On January 12, 1918, the Finnish parliament, on the initiative of the Svinhufvud government, decided to create new state security forces. This could only mean the recognition of the White Guard as a new national army – even though this did not take place formally until the outbreak of the civil war. The narrow bourgeois majority in parliament forced through this decision without any compromises with the social democrats. An SDP deputy called out, “Finland’s bourgeois government has created a class-war army which is directed against the Finnish working people!” Another warned of a “bloody civil war” that the bourgeoisie had now initiated. For both camps, the coming conflict loomed large – but even in this situation, the SDP leadership took no initiative. The next day, its leadership resolved “that we shall wait until the revolutionary moment comes, but not strive towards it, and certainly not desire it.”

The outbreak of the fighting, which has often been interpreted by historians as the product of misunderstandings, was caused by three events that took place largely independently of each other:

  1. In Viiipuri (now Vyborg in Russia), fighting broke out on January 19 when the Red Guard occupied a factory where weapons were being stored for the Whites. The White Guard mobilized units from the surrounding countryside to occupy the city, but they were driven out by Russian soldiers under orders to disarm all Finns (whether Red or White) in the city. Eventually the Red Guard and the Russian garrison, in an informal alliance, took power in the city. This was a local matter, but it spurned further action.
  2. In Vaasa and in the Pohjanmaa region, on Finland’s upper west coast, the White Guard under its new commander-in-chief Carl Gustav Emil Mannerheim began disarming the Russian garrison. In a few days, the Whites had arrested hundreds of Russian soldiers and captured thousands of rifles. Shortly after, they captured the only industrial city in the region, Oulu, after a bloody battle with the Red Guard.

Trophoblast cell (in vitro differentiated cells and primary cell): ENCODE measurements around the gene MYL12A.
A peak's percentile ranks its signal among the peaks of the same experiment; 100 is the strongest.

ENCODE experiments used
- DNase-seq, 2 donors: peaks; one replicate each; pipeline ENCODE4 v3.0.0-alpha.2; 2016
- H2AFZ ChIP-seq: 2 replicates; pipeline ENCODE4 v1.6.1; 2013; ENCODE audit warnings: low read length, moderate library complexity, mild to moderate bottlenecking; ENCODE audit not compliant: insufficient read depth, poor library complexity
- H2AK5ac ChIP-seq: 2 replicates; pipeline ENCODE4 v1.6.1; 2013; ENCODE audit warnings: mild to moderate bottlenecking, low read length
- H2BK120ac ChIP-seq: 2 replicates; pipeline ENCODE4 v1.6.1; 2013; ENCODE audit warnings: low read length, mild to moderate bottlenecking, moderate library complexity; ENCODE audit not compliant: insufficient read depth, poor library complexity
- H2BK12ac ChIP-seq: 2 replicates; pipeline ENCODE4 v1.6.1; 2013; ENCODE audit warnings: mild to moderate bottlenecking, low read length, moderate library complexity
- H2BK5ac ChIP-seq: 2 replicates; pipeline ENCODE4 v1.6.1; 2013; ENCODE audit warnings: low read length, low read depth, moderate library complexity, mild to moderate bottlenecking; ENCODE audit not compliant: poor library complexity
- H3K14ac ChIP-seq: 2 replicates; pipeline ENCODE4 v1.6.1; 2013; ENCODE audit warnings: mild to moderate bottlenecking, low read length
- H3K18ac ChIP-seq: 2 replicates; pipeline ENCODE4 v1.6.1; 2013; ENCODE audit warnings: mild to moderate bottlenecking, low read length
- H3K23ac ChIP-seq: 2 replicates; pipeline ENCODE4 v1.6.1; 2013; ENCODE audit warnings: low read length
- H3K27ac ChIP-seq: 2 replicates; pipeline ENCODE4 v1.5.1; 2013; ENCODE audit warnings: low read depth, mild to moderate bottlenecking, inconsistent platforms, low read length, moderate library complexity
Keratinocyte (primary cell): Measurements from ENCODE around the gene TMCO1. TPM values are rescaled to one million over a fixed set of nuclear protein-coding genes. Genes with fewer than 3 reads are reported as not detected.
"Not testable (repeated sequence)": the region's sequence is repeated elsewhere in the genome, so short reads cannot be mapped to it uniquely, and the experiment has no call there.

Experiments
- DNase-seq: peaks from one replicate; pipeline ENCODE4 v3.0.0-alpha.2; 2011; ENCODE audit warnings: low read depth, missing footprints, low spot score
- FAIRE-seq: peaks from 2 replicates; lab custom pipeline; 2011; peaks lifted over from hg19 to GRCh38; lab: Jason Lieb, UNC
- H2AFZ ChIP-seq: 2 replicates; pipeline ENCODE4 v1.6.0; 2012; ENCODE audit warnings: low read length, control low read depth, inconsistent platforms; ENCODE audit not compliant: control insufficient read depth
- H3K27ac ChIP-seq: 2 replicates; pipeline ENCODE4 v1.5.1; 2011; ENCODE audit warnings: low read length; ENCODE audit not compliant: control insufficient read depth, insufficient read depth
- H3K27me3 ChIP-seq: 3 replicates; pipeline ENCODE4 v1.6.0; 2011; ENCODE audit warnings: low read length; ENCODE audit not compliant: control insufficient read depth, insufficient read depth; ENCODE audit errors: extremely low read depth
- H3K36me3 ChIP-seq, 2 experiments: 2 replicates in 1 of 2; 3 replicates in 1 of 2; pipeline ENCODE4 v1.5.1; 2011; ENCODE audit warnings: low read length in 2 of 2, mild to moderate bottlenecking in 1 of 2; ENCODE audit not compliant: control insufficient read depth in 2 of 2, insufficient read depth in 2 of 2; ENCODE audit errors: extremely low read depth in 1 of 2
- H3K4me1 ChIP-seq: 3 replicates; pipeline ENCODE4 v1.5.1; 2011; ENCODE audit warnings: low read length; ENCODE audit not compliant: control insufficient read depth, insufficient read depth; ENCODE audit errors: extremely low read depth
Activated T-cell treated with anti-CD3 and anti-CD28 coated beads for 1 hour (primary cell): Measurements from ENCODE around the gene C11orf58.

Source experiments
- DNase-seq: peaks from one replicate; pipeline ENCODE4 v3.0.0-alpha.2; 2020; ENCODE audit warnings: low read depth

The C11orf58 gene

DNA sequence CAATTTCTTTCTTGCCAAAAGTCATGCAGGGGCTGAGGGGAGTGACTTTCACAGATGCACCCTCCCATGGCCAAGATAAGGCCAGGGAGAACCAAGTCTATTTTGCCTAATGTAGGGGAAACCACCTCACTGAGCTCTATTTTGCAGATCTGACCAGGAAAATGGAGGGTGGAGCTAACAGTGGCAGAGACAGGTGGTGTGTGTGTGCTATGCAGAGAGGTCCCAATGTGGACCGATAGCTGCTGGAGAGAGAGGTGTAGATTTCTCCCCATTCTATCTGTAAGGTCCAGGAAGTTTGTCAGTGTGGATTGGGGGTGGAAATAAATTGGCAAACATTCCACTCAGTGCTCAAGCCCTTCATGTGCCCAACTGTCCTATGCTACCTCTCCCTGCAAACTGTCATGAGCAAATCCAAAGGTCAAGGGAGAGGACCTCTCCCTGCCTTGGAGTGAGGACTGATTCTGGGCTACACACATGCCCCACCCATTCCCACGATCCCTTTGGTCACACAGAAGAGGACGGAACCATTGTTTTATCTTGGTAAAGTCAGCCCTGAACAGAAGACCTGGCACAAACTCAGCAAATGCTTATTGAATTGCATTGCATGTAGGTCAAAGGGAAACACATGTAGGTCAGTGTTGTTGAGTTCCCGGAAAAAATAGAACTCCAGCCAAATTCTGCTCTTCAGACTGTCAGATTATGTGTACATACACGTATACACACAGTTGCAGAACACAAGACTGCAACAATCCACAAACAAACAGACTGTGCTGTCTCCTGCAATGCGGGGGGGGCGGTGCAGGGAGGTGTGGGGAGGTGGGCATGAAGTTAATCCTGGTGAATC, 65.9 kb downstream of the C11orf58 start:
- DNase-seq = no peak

3. In Helsinki, on January 27 at 11pm, a red lantern was hung in the tower of the workers’ hall. This was the signal for the uprising. Public buildings, including the seat of government, were occupied without resistance. The arrest of the government, which had been meeting in that very building until 10pm, failed, and the bourgeois senators went into hiding in the city.

A few days earlier, on Lenin’s orders, a train carrying 15,000 rifles had left Petrograd for Helsinki. To protect this train, it was necessary to mobilize the Red Guard along the entire southern coast. To this end, a general strike was called. The uprising thus became unavoidable for the reluctant social democrats. One could say that the Finnish Revolution began because of a decision by the Soviet leadership – but this episode has little to do with the idea of an insurrection planned in Petrograd.

The Finnish Rubicon was crossed almost simultaneously in three locations. Mannerheim made use of Caesar’s phrase: “The die is cast.”

Red Finland

After the Helsinki uprising, a People’s Delegation of Finland (Suomen kansanvaltuuskunta) with 14 members was proclaimed – essentially it was the SDP’s executive committee, minus two right-wing social democrats who rejected the seizure of power, and plus two representatives of the SAJ. The government found it regrettable, even after the uprising, that it had been forced to take such a step. The revolutionary government only wanted to remain in office until a constituent assembly could be convened, so that a workers’ government could be formed via the preferred parliamentary route. Yrjö Sirola, from the SDP’s left wing, described the goal as a “better democratic order in this country.”